Improve the Membership Renewal Stage

cycleIn prior months, we have explored the challenges and best practices of the Acquisition, Integration and Engagement stages of the Membership Life Cycle. In this month’s issue, we explore the best practices to implement for Stage 4: Renewal. If you missed the prior articles, you can access them on our website:

Stage 4: Renewal of Members

The renewal stage oftentimes reflects a quantitative measurement of how much members value the organization. Sure, some members may not renew due to factors outside of the organization’s control (e.g., business failure, merger, relocation, closure), although most renewals could be influenced proactively or reactively by the organization. The number one reason most members choose not to renew is they do not see the value in the membership and their expectations were not met. The second highest reason is simply that members forgot to renew or are preoccupied with other pressing priorities.

The most common challenges organizations face in this stage include:

  • Lack of urgency by members to renew timely
  • Members face resource constraints due to economic and business conditions
  • Organizations are torn between terminating benefits after the renewal period or continuing to provide access to membership benefits to maintain relationships with members
  • Lack of resources to manage the renewal process or to conduct outreach to non-responsive members
  • Renewals based on a calendar year (January-December) catch members at a busy time of the year to remember or want to renew and may place smaller organizations in jeopardy financially if renewal revenue doesn’t arrive timely.

There are many strategies that are successful in improving the renewal stage. Make sure you start with implementing a strategic Retention Plan to minimize the number of pending renewals on the Aging Report. Our Member Retention Kit offers a step-by-step process to create a Retention Plan that can focus on specific retention challenge areas before determining other strategies to employ.

Best Practices for the Renewal Stage:

  • Increase the frequency of renewal notices
      • Send multiple renewal notices rather than multiple invoices—although they seem

    interchangeable, notices and invoices are different. Jean Murray, author of U.S. Business Law/Taxes defines the difference as “An invoice is a bill sent by a provider of a product or service to the purchaser. The invoice establishes an obligation on the part of the purchaser to pay, creating an account receivable.” A membership renewal legally does not constitute an obligation on the part of the member to pay. Invoices should be sent only when a member or prospect has agreed to assume the obligation to pay. Plan on sending 7-10 renewal notices before the renewal date and after. (Our Member Retention Kit provides examples of renewal notices in Section V, Renewal and Reinstatement.)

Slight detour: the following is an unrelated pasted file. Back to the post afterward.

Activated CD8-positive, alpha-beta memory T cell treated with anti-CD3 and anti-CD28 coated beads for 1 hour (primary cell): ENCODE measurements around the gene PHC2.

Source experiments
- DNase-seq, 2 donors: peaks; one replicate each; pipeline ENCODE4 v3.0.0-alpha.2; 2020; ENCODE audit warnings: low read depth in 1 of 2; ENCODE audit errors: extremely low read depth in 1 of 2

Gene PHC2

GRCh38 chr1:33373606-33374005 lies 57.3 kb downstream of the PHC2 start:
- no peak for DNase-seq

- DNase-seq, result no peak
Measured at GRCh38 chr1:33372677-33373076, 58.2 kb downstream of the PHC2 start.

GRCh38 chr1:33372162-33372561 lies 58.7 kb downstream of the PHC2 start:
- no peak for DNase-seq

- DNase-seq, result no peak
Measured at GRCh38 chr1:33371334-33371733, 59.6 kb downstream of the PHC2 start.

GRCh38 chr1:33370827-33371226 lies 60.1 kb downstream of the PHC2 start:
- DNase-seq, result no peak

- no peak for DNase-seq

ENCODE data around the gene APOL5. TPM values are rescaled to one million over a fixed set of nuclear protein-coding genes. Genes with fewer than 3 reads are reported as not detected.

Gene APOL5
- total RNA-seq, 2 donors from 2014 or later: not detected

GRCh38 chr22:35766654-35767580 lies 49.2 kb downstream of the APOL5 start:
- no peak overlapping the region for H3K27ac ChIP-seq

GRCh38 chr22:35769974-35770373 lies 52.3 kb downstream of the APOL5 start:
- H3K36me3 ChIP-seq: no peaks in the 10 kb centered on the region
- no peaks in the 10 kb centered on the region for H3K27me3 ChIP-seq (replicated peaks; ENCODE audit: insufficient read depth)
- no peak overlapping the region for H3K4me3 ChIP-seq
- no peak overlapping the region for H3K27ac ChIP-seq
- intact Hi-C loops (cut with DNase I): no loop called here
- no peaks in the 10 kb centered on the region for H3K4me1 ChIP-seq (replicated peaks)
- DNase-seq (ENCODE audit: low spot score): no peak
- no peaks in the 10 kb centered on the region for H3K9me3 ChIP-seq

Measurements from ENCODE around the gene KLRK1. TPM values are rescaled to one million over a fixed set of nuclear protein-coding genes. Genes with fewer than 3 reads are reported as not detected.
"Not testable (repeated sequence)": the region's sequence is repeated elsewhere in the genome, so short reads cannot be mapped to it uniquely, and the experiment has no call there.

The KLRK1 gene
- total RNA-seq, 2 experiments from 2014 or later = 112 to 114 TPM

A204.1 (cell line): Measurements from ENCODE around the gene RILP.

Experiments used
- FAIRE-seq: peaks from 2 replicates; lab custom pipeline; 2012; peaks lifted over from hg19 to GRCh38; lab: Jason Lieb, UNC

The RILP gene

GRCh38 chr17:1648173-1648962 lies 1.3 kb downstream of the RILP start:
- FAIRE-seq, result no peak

• Make the renewal decision easier
    • Offer Automatic Renewal Plans—offer payment options that are convenient and meet the needs of members including automatic credit card renewals or automatic monthly or quarterly credit card installment payments.
    • Provide Discounts or Incentives for Renewal—offer discounts for multiple year memberships to reward members for acting proactively. Consider offering incentives such as discount coupons for upcoming events, free admission to an event, or eligibility for prize drawings for renewals paid by a deadline.
    • Allow for Electronic Renewals—provide links to pay online in electronic renewal notices as this is more likely to generate a quicker response than if members must write a check and mail it with the invoice.
  • Offer reinstatement options for lapsed members
    • Use a “Win-Back” Program to Remarket to Lapsed Members—studies show that members are likely to rejoin if they have recently let their membership lapse for some reason. Offer to meet with members to discuss factors in their non-renewals and how to help them receive more value from their investments. Offer a discounted rate on the next year or other incentive such as a discount to a benefit they were interested in and didn’t use while they were a member previously. (Learn more about reinstatement strategies in the next issue of ACCE’s Chamber Executive magazine or in our Member Retention Kit in Section V, Renewal and Reinstatement.) Best practices for Win-Back Programs include:
      • Identify the real reasons why members don’t renew
      • Focus on quick win-back members (those you are most likely to get to rejoin)
      • Make members feel they are being re-approached with sincerity
      • Target dropped members with the highest Lifetime Values (those who have invested the most when calculating both dues and non-dues revenue since becoming a member)

Rather than assuming that the Renewal Stage and processes you implement are great as is, spend time really reviewing this stage and identifying areas for improvement. This may involve getting together with member services, accounting and other staff who play a role in the renewal stage and learning what each of them do specifically to support this stage. Have them work together on an improved process(es) to make the renewal stage more effective than before.